Man Arrested for Using PPP COVID Aid Loan to Buy Alpaca Farm

A former Pizzeria owner was arrested on Tuesday for committing fraud after misappropriating $660,000 worth of Paycheck Protection Program (PPP) loan funds —a federal program established last year to help small businesses affected by the coronavirus.

Dana L. McIntyre, 57, now a resident of Grafton, Vermont, previously owned Rasta Pasta Pizzeria in Beverly, Massachusetts. In April 2020, according to the alleged complaint, McIntyre applied for a PPP loan of over $660,000.

"In the application, McIntyre allegedly inflated information about the pizzeria's employees and payroll expenses and falsified an official tax form in an effort to qualify the business for a larger loan amount," stated the Department of Justice
U.S. Attorney's Office, District of Massachusetts in a news release on Tuesday.

According to the statement, "McIntyre allegedly reported that the pizzeria employed nearly 50 individuals; however, records indicate that the business paid fewer than 10 employees at any time before or after McIntyre submitted the loan application."

As per further allegations, he sold the pizzeria after receiving the loan, according to the statement, and used almost all of the money to buy a farm in Vermont and fill it with several alpacas. Other personal expenses included at least two cars and weekly airtime for a cryptocurrency-themed radio show.

"My client denies the allegation and will have further comment at a later date," McIntyre's attorney, Jason Stelmack, told the Associated Press.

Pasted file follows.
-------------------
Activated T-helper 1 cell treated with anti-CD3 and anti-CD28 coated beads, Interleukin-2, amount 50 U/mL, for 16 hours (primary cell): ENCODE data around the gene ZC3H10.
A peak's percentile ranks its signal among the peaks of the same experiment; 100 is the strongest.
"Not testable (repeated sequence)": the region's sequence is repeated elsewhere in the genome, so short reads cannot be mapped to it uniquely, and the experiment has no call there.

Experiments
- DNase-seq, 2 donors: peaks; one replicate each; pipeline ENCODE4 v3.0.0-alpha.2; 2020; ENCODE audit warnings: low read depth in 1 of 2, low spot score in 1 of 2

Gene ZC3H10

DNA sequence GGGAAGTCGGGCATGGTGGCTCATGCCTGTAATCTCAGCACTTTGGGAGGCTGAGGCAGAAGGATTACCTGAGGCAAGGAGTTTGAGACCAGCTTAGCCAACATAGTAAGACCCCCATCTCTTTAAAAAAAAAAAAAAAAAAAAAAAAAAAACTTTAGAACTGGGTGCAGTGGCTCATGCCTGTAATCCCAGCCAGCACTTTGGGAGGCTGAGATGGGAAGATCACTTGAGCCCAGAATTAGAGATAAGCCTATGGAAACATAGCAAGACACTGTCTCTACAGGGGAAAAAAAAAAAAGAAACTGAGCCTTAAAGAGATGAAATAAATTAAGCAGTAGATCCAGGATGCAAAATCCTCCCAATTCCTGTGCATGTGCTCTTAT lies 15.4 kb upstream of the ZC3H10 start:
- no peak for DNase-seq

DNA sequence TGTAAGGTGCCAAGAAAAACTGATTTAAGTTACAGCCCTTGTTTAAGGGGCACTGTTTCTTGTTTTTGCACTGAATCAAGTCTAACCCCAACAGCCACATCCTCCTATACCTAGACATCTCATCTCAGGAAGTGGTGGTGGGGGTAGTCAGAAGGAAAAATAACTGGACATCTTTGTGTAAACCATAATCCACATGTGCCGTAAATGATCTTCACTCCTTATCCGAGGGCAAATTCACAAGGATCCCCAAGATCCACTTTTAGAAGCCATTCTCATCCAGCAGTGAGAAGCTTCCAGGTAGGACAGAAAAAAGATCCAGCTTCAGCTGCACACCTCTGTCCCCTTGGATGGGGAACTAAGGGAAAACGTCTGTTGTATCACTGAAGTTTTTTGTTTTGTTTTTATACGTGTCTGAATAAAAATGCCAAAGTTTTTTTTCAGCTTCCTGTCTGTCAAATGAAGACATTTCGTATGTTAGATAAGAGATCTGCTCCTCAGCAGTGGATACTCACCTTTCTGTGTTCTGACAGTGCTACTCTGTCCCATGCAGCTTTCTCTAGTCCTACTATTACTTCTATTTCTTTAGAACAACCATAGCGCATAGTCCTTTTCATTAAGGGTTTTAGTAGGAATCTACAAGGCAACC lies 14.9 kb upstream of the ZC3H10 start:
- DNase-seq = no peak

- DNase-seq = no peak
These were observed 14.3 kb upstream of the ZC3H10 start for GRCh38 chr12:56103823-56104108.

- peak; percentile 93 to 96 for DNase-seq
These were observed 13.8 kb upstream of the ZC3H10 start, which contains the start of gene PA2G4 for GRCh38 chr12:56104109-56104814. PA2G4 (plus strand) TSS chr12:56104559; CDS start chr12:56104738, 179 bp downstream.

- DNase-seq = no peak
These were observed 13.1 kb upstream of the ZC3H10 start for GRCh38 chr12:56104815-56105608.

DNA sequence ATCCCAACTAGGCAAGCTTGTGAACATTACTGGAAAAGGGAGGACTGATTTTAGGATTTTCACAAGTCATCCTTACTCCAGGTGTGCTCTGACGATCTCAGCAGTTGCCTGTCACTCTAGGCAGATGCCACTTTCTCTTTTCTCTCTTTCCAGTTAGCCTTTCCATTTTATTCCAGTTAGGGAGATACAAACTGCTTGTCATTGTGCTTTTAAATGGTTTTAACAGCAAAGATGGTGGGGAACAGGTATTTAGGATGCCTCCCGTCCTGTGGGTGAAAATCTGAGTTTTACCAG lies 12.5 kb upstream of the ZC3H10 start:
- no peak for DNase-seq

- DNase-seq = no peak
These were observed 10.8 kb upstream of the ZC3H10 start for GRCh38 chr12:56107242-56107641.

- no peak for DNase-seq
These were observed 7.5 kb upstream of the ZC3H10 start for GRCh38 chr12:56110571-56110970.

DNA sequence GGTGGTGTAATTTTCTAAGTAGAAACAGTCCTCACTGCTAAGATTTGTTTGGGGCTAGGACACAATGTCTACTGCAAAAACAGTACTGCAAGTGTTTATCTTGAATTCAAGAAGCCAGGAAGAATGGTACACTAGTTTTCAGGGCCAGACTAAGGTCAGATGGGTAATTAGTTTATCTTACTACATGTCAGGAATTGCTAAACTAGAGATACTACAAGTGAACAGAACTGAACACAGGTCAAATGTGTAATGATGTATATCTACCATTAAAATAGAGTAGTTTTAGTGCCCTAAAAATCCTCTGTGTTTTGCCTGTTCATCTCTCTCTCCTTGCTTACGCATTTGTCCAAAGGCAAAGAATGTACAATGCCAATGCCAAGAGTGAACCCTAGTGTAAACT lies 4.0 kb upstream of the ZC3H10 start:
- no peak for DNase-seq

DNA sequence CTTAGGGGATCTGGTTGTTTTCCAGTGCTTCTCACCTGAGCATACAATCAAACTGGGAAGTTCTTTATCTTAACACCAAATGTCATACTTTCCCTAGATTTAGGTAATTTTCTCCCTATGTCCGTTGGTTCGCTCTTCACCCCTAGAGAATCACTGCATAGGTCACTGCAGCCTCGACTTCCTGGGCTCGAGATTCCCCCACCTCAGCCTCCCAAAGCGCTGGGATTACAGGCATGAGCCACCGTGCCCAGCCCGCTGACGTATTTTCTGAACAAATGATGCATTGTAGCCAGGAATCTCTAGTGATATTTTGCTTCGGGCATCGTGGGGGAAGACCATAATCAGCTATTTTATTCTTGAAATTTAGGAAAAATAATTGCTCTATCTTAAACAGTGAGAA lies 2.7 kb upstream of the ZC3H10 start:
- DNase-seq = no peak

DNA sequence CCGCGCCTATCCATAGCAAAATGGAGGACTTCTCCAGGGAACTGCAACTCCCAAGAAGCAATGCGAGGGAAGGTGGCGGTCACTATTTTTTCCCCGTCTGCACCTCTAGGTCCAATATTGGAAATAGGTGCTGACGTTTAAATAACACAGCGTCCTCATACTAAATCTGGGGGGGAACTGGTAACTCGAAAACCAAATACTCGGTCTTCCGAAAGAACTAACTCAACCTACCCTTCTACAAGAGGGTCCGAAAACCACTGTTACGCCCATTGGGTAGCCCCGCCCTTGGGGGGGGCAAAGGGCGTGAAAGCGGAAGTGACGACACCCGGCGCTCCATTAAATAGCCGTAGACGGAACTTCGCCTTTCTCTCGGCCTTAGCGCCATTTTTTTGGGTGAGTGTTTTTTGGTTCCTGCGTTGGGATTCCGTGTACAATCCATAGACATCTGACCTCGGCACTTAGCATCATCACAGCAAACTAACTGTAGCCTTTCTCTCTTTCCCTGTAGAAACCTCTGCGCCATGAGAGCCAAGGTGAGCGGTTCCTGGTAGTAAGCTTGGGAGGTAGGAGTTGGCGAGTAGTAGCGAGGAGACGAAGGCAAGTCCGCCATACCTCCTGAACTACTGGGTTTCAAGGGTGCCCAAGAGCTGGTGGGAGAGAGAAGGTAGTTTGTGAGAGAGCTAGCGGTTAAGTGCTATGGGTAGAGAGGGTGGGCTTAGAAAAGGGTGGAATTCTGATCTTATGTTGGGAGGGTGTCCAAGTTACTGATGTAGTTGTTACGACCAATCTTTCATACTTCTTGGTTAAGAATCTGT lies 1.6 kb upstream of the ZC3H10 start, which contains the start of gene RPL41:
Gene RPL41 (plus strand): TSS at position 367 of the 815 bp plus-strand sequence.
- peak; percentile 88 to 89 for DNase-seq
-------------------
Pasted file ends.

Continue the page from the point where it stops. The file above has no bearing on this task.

McIntyre, who made a virtual appearance in federal court in Boston on Tuesday, was charged with one count of wire fraud and one count of money laundering, according to the authorities.

Former North Shore pizzeria owner arrested in connection w/ allegedly filing fraudulent loan application to obtain over $660,000 in Paycheck Protection Program (PPP) funds & using those funds for personal expenses, including buying alpaca farm in Vermont

— U.S. Attorney MA (@DMAnews1) May 4, 2021

If sentenced for all charges, McIntyre will face a total of 40 years of prison time —20 years for each charge of wire fraud and money laundering; along with a fine of $750,000 total, according to AP.

On March 29, 2020, the Coronavirus Aid, Relief, and Economic Security (CARES) Act was introduced to provide economic assistance for American workers, families, small businesses, and industries affected by the COVID-19 pandemic. Under the CARES act, authorization of forgivable loans for small businesses was designed to provide a direct incentive for small businesses to keep their workers on the payroll.

Unfortunately, PPP loans were taken advantage of in some cases. As per the latest report from the House Coronavirus Oversight Committee, $84 billion in PPP loan claims are potentially fraudulent.

Vermont man arrested on PPP load fraud
Laid-off employees and workers with Unite Here 11 protest outside the closed Four Points by Sheraton LAX hotel. PATRICK T. FALLON/AFP/gETTY